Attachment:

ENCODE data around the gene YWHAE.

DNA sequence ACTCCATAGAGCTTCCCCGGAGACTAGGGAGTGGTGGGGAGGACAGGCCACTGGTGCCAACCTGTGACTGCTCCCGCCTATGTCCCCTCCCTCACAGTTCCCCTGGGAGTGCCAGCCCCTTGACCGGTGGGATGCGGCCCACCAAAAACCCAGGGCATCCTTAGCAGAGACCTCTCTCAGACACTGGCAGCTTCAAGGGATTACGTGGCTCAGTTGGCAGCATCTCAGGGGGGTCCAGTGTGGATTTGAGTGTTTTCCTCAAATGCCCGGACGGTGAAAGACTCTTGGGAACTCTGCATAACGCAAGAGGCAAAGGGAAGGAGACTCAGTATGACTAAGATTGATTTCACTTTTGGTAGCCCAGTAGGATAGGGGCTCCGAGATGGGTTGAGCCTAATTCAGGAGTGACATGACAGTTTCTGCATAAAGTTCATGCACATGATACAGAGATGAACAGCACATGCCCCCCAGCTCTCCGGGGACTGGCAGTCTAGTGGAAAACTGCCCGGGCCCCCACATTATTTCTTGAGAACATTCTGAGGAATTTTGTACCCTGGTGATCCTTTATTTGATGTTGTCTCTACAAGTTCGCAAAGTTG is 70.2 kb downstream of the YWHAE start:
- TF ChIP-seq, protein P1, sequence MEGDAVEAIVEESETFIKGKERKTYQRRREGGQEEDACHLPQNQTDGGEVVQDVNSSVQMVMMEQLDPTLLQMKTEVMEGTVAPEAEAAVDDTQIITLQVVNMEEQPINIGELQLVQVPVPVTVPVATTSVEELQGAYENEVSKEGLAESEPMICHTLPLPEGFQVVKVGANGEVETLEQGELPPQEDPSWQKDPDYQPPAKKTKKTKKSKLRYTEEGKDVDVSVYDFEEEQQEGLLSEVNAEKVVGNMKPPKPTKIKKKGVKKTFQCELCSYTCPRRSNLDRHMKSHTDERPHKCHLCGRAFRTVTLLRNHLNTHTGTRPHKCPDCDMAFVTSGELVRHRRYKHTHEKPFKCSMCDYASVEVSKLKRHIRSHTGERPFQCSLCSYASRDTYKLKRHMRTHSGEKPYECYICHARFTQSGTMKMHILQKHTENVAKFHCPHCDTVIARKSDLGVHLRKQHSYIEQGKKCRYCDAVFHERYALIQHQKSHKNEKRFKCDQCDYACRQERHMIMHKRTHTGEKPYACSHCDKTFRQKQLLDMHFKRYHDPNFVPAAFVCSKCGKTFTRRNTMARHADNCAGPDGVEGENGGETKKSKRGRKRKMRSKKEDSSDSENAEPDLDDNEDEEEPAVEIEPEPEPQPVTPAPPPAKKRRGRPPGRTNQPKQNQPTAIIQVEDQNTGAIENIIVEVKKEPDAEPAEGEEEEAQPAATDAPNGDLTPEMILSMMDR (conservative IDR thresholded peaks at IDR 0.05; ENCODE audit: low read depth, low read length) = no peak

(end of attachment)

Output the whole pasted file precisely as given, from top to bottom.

ENCODE data around the gene YWHAE.

DNA sequence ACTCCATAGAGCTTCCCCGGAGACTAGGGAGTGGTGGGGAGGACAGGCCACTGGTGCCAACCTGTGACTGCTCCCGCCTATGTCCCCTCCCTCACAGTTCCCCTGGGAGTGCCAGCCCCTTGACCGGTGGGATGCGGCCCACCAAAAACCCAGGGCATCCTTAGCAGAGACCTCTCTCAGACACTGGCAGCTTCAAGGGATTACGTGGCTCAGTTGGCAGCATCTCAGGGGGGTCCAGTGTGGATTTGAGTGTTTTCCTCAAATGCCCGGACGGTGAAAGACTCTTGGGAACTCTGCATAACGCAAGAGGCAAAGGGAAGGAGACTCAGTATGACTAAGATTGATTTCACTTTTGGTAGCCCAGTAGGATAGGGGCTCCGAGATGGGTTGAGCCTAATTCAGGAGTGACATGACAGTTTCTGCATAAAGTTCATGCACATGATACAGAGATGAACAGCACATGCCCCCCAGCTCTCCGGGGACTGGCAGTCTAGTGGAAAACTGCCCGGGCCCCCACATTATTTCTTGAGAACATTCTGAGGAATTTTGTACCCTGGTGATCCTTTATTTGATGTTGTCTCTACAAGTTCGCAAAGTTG is 70.2 kb downstream of the YWHAE start:
- TF ChIP-seq, protein P1, sequence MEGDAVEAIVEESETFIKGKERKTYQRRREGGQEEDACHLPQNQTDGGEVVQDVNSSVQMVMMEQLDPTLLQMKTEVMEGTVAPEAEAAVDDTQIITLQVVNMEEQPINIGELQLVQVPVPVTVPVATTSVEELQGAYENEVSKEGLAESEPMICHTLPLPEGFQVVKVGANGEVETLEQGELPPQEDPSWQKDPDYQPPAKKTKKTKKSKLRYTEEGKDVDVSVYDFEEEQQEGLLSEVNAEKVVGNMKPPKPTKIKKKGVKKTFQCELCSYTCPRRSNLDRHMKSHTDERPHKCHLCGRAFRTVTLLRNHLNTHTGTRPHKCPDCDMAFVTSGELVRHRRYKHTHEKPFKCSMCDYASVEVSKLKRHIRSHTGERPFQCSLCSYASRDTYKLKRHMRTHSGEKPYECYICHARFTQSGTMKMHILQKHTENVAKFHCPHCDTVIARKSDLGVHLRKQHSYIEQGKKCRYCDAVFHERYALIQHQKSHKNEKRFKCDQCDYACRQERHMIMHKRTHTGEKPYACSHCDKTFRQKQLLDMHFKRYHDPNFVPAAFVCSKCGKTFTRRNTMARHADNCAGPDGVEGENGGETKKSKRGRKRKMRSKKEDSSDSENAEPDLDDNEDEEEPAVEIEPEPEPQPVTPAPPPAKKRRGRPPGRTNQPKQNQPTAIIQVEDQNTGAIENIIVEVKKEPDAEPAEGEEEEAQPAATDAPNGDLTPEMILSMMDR (conservative IDR thresholded peaks at IDR 0.05; ENCODE audit: low read depth, low read length) = no peak